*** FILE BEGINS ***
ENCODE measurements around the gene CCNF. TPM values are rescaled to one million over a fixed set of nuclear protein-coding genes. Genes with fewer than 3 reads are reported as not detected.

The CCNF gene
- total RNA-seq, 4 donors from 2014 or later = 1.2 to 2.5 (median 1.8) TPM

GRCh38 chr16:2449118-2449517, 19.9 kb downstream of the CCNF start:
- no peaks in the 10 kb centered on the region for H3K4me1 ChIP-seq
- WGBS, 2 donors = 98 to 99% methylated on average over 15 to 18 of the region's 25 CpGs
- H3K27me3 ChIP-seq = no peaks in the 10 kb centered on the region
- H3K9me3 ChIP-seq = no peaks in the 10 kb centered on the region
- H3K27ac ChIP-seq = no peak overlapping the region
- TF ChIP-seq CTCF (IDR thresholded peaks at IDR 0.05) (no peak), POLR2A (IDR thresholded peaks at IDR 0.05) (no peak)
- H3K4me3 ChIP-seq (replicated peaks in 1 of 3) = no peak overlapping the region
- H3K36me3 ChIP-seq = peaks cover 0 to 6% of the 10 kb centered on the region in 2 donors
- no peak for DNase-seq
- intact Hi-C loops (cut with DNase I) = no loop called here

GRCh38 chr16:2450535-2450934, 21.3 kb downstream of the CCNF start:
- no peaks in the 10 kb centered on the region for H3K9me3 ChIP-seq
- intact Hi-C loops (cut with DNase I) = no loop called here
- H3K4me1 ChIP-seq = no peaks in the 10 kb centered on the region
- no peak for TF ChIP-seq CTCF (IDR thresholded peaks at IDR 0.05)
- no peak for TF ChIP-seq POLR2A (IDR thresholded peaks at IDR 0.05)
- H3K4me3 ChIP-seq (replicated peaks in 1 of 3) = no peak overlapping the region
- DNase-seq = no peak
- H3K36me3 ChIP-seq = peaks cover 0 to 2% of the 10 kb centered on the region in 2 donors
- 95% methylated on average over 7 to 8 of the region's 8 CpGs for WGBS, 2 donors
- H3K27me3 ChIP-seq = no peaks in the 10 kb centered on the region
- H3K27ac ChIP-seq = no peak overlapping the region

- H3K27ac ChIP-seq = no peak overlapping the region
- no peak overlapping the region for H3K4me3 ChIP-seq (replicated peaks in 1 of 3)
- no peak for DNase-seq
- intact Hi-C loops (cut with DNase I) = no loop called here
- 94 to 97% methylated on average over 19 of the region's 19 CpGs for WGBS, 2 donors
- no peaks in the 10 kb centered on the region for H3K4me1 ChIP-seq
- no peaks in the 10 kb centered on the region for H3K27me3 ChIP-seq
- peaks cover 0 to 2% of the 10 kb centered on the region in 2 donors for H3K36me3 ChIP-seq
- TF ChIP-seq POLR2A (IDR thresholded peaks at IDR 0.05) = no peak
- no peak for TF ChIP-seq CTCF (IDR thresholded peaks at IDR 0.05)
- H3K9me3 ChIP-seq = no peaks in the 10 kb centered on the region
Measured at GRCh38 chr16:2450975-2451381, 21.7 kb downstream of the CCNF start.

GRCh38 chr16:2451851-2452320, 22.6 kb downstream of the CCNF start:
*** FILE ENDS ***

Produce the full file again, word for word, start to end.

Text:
ENCODE measurements around the gene CCNF. TPM values are rescaled to one million over a fixed set of nuclear protein-coding genes. Genes with fewer than 3 reads are reported as not detected.

The CCNF gene
- total RNA-seq, 4 donors from 2014 or later = 1.2 to 2.5 (median 1.8) TPM

GRCh38 chr16:2449118-2449517, 19.9 kb downstream of the CCNF start:
- no peaks in the 10 kb centered on the region for H3K4me1 ChIP-seq
- WGBS, 2 donors = 98 to 99% methylated on average over 15 to 18 of the region's 25 CpGs
- H3K27me3 ChIP-seq = no peaks in the 10 kb centered on the region
- H3K9me3 ChIP-seq = no peaks in the 10 kb centered on the region
- H3K27ac ChIP-seq = no peak overlapping the region
- TF ChIP-seq CTCF (IDR thresholded peaks at IDR 0.05) (no peak), POLR2A (IDR thresholded peaks at IDR 0.05) (no peak)
- H3K4me3 ChIP-seq (replicated peaks in 1 of 3) = no peak overlapping the region
- H3K36me3 ChIP-seq = peaks cover 0 to 6% of the 10 kb centered on the region in 2 donors
- no peak for DNase-seq
- intact Hi-C loops (cut with DNase I) = no loop called here

GRCh38 chr16:2450535-2450934, 21.3 kb downstream of the CCNF start:
- no peaks in the 10 kb centered on the region for H3K9me3 ChIP-seq
- intact Hi-C loops (cut with DNase I) = no loop called here
- H3K4me1 ChIP-seq = no peaks in the 10 kb centered on the region
- no peak for TF ChIP-seq CTCF (IDR thresholded peaks at IDR 0.05)
- no peak for TF ChIP-seq POLR2A (IDR thresholded peaks at IDR 0.05)
- H3K4me3 ChIP-seq (replicated peaks in 1 of 3) = no peak overlapping the region
- DNase-seq = no peak
- H3K36me3 ChIP-seq = peaks cover 0 to 2% of the 10 kb centered on the region in 2 donors
- 95% methylated on average over 7 to 8 of the region's 8 CpGs for WGBS, 2 donors
- H3K27me3 ChIP-seq = no peaks in the 10 kb centered on the region
- H3K27ac ChIP-seq = no peak overlapping the region

- H3K27ac ChIP-seq = no peak overlapping the region
- no peak overlapping the region for H3K4me3 ChIP-seq (replicated peaks in 1 of 3)
- no peak for DNase-seq
- intact Hi-C loops (cut with DNase I) = no loop called here
- 94 to 97% methylated on average over 19 of the region's 19 CpGs for WGBS, 2 donors
- no peaks in the 10 kb centered on the region for H3K4me1 ChIP-seq
- no peaks in the 10 kb centered on the region for H3K27me3 ChIP-seq
- peaks cover 0 to 2% of the 10 kb centered on the region in 2 donors for H3K36me3 ChIP-seq
- TF ChIP-seq POLR2A (IDR thresholded peaks at IDR 0.05) = no peak
- no peak for TF ChIP-seq CTCF (IDR thresholded peaks at IDR 0.05)
- H3K9me3 ChIP-seq = no peaks in the 10 kb centered on the region
Measured at GRCh38 chr16:2450975-2451381, 21.7 kb downstream of the CCNF start.

GRCh38 chr16:2451851-2452320, 22.6 kb downstream of the CCNF start: